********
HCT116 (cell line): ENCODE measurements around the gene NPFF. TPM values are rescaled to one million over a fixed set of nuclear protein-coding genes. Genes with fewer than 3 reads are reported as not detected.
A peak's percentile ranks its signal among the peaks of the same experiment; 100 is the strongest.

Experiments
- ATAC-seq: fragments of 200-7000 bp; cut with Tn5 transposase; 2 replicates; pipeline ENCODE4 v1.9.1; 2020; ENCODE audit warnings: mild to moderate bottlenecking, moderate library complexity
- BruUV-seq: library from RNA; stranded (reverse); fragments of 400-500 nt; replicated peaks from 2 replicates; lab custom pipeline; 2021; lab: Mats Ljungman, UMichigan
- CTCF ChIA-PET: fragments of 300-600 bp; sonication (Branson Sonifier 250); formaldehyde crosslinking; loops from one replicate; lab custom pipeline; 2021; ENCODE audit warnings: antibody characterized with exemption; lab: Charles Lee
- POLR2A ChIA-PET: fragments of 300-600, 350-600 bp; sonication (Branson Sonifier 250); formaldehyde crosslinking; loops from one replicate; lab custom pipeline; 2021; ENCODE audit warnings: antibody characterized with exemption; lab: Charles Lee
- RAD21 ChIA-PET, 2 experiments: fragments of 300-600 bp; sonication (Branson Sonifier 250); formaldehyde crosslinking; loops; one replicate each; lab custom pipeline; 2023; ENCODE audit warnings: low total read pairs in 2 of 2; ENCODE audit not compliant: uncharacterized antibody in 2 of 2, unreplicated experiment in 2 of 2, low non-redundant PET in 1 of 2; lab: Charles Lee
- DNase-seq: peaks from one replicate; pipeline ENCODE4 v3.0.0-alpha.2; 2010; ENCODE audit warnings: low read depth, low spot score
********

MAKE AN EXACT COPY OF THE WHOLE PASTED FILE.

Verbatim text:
HCT116 (cell line): ENCODE measurements around the gene NPFF. TPM values are rescaled to one million over a fixed set of nuclear protein-coding genes. Genes with fewer than 3 reads are reported as not detected.
A peak's percentile ranks its signal among the peaks of the same experiment; 100 is the strongest.

Experiments
- ATAC-seq: fragments of 200-7000 bp; cut with Tn5 transposase; 2 replicates; pipeline ENCODE4 v1.9.1; 2020; ENCODE audit warnings: mild to moderate bottlenecking, moderate library complexity
- BruUV-seq: library from RNA; stranded (reverse); fragments of 400-500 nt; replicated peaks from 2 replicates; lab custom pipeline; 2021; lab: Mats Ljungman, UMichigan
- CTCF ChIA-PET: fragments of 300-600 bp; sonication (Branson Sonifier 250); formaldehyde crosslinking; loops from one replicate; lab custom pipeline; 2021; ENCODE audit warnings: antibody characterized with exemption; lab: Charles Lee
- POLR2A ChIA-PET: fragments of 300-600, 350-600 bp; sonication (Branson Sonifier 250); formaldehyde crosslinking; loops from one replicate; lab custom pipeline; 2021; ENCODE audit warnings: antibody characterized with exemption; lab: Charles Lee
- RAD21 ChIA-PET, 2 experiments: fragments of 300-600 bp; sonication (Branson Sonifier 250); formaldehyde crosslinking; loops; one replicate each; lab custom pipeline; 2023; ENCODE audit warnings: low total read pairs in 2 of 2; ENCODE audit not compliant: uncharacterized antibody in 2 of 2, unreplicated experiment in 2 of 2, low non-redundant PET in 1 of 2; lab: Charles Lee
- DNase-seq: peaks from one replicate; pipeline ENCODE4 v3.0.0-alpha.2; 2010; ENCODE audit warnings: low read depth, low spot score